Ohio flu activity ‘very high,’ state says; hospitalizations exceed five-year average

Older adults qualify for additional COVID vaccine shot, CDC says.

Influenza activity is “very high” in Ohio, the most recent state data shows, and flu-related hospitalizations are exceeding previous years.

“Hospitalizations are higher than the five-year average, and we’re still in the middle of the cold and flu season,” said Dan Suffoletto, public information manager at Public Health - Dayton and Montgomery County.

There were 726 flu-related hospitalizations in Ohio in the most recent week of data, according to the Ohio Department of Health. This is almost a 15% increase over the previous week.

Approximately 8% of outpatient visits in the state were due to flu-like symptoms, ODH said.

The five-year average for flu-related hospitalizations in Ohio at this time of the year is 543 hospitalizations.

“It’s still not too late to get your flu shot,” Suffoletto said.

In the Dayton region, Montgomery County has the highest total number of flu-related hospitalizations for this flu season with 475 hospitalizations, or 8% of all flu-related hospitalizations in the state, according to ODH.

Montgomery County is followed by Butler and Warren counties with 194 and 108 hospitalizations, respectively. Greene and Miami counties have had 71 and 70 flu-related hospitalizations.

The Clark County Combined Health District reported 13 hospitalized flu cases last week in Clark County and 85 flu-related hospitalizations this season in its latest report.

While flu-related illness and hospitalizations are increasing, COVID-related visits to the emergency room, hospitalizations, and deaths are trending downward nationally.

ER visits for COVID are down 14.6% in the most recent week, according to the Centers for Disease Control. COVID hospitalizations and deaths are down 10.3% and 8.7%, respectively.

Adults ages 65 years and older now qualify to receive an additional updated 2023-2024 COVID-19 vaccine dose, the CDC says. This is due to the increased risk of severe disease from COVID-19 in older adults, along with the currently available data on vaccine effectiveness.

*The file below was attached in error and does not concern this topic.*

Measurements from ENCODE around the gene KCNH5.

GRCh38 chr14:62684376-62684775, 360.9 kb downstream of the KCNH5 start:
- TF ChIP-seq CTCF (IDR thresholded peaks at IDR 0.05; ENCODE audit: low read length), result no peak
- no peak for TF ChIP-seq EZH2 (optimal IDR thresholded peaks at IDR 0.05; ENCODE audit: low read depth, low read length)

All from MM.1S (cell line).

“Most COVID-19 deaths and hospitalizations last year were among people 65 years and older. An additional vaccine dose can provide added protection that may have decreased over time for those at highest risk,” said Dr. Mandy Cohen, CDC director.

The CDC recently updated its recommendations when people have a respiratory illness, lifting COVID isolation guidelines.

When people get sick with a respiratory virus, the updated guidance recommends they stay home and away from others. The recommendations for people with COVID or the flu suggest returning to normal activities when, for at least 24 hours, symptoms are improving overall, and if a fever was present, it has been gone without use of a fever-reducing medication.

“We still must use the commonsense solutions we know work to protect ourselves and others from serious illness from respiratory viruses—this includes vaccination, treatment, and staying home when we get sick,” Cohen said.

For people with COVID and the flu, treatment is available and can lessen symptoms and lower the risk of severe illness.

While people don’t have to isolate for five days, the CDC still recommends five additional days of interventions―including masking, testing, distancing, improved air quality, hygiene, and/or testing―to reduce harm during later stages of illness, especially to protect people at higher risk of severe illness.

About the Author